2. My understanding of the remote debugging is as follows. The client IDE sends a request to the remote Monitor (through port 8000 by default, right?). Then Monitor on the target runs the program to be debugged as requested. The execution of the program being debugged is controlled by Monitor through some inter-process communication mechanism (through port 8001 by default, right?). The debugging info like running status and variable values are requested and transmitted to Monitor, which are further returned to Visual Studio IDE on the host. Based on my understanding, if we don’t synchronize, how can the remote Monitor launch and debug the program? I tried disabling the synchronization, only to get errors like “Missing file on system”.

  3. So you think the culpret (of the first configuration) is setting a breakpoint to a source file which is actually not executed by the debugger, and this is further caused by incorrect synchronization configuration, right?

  4. I didn’t have problem in launching the Graphics Debugger in the first configuration. I encountered the error after the debugger had launched the OpenGL program successfully, not at launch time. The error is that the breakpoint I set does not work, not that the debugger fails to launch the OpenGL program (which is the error in the second remote debugging configuration).

I replaced the graphics card in Machine 2 with GeForce GTX 780 Ti today and the first debugging configuration works now (without any change of Nsight settings). But the “architecuture type is Unknow” error in the second configuration (use Machine 2 as host and Machine 1 as target) persists. I guess it may be because Quadro K600 is too old so Nsight discontinued support for it. Do you know what the matter is in the second config? Thank you.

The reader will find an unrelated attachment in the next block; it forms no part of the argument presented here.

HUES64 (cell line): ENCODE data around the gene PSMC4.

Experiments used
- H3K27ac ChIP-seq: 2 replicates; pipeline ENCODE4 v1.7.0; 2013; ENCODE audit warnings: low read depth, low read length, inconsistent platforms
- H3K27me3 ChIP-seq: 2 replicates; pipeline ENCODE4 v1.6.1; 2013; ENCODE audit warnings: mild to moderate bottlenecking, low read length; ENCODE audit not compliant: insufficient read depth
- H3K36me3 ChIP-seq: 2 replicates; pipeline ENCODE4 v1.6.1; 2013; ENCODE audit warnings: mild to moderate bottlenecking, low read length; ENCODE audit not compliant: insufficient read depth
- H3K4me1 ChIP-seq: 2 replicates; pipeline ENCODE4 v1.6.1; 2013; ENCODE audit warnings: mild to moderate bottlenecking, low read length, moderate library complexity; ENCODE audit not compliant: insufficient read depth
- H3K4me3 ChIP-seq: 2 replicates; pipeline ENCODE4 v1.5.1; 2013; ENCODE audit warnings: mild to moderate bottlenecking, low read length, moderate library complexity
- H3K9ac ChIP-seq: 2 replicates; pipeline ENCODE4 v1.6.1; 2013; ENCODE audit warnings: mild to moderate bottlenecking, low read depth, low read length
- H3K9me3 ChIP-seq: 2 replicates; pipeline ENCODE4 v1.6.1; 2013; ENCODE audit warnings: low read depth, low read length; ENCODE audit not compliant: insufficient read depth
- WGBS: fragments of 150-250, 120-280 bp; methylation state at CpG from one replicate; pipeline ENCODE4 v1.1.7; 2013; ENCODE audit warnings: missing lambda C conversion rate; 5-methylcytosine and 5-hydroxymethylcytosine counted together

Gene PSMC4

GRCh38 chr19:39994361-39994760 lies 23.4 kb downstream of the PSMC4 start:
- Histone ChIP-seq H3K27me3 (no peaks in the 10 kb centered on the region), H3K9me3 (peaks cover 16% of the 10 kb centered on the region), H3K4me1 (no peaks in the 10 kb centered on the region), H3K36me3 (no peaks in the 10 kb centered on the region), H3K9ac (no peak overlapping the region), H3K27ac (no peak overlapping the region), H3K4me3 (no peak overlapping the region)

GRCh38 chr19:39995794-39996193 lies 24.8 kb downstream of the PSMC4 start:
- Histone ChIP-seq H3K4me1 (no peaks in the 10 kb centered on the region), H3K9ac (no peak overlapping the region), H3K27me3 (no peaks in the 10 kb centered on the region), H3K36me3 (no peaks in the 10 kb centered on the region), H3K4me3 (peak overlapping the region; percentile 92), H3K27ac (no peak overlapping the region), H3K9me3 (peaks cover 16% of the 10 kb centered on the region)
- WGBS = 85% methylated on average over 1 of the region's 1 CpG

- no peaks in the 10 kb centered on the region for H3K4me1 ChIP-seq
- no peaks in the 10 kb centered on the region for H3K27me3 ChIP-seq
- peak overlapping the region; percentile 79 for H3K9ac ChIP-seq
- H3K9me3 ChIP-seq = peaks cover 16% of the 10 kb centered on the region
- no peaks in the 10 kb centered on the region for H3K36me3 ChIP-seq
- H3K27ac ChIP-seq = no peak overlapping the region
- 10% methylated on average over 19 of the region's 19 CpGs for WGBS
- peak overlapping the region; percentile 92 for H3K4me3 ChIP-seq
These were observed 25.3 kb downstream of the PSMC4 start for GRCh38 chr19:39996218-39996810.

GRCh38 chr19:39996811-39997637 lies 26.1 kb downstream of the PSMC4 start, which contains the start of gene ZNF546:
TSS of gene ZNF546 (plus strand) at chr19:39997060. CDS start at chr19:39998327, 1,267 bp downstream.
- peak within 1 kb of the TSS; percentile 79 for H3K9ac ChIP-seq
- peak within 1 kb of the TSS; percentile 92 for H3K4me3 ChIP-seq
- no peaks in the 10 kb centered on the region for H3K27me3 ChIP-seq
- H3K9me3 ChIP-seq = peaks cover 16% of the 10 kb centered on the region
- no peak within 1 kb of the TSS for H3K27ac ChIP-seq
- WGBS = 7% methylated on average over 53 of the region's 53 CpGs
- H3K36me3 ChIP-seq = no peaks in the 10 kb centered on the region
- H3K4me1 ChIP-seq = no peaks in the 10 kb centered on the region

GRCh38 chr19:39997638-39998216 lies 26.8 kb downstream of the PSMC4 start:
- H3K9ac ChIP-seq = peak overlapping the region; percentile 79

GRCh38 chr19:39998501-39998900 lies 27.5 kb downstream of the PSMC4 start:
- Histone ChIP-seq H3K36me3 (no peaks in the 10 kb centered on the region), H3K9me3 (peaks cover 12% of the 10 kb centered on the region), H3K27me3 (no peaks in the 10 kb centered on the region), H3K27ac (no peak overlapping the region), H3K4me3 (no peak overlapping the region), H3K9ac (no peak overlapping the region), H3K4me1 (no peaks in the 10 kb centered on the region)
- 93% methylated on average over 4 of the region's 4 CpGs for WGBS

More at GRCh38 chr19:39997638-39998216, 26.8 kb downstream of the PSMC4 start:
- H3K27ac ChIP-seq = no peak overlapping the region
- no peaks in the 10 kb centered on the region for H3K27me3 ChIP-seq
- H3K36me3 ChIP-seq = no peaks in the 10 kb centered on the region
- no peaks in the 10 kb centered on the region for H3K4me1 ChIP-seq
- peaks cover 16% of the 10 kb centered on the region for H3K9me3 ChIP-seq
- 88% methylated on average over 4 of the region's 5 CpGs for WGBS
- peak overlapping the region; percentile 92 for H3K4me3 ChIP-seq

My apologies. My response was referring to your second problem: “If I use Machine 2 as host and Machine 1 as target, the error changes to “Unable to launch because architecture type is Unknown. (System.InvalidOperationException)” at launch:”

Based on my understanding, if we don’t synchronize, how can the remote Monitor launch and debug the program?
I tried disabling the synchronization, only to get errors like “Missing file on system”.

If you’re using remote debugging and you disable synchronization then you MUST make sure the path to the executable you specify is visible/resolvable to both host and target machines. This is what I meant by mapping a common network share. For example:

If your target executable to debug is accessible via:


Then map a network share on both Machine 1 and 2 (let’s say Z:):

net use z: \server\volume1

…so that the path:


…references the same location on both machines. If you do this, no file copy will be required and you shouldn’t get that error.

The exception being reported is a .NET exception that is typically thrown when there’s a 32-bit/64-bit mismatch (i.e. launching a 64-bit process from a 32-bit app or visa-versa, or the executable doesn’t match the target platform). I don’t know what is causing the error to begin with. It’s nothing to do with your graphics card. Possibly a bug in the file replication process, a Windows permissions issue, Windows “SmartScreen” technology blocking an “unsafe” executable from running, etc. I didn’t bother to investigate since the above trick of mapping a common network share does the trick. You could try building a 32-bit version of your program and see if the problem resolves.

Hope that is more clear.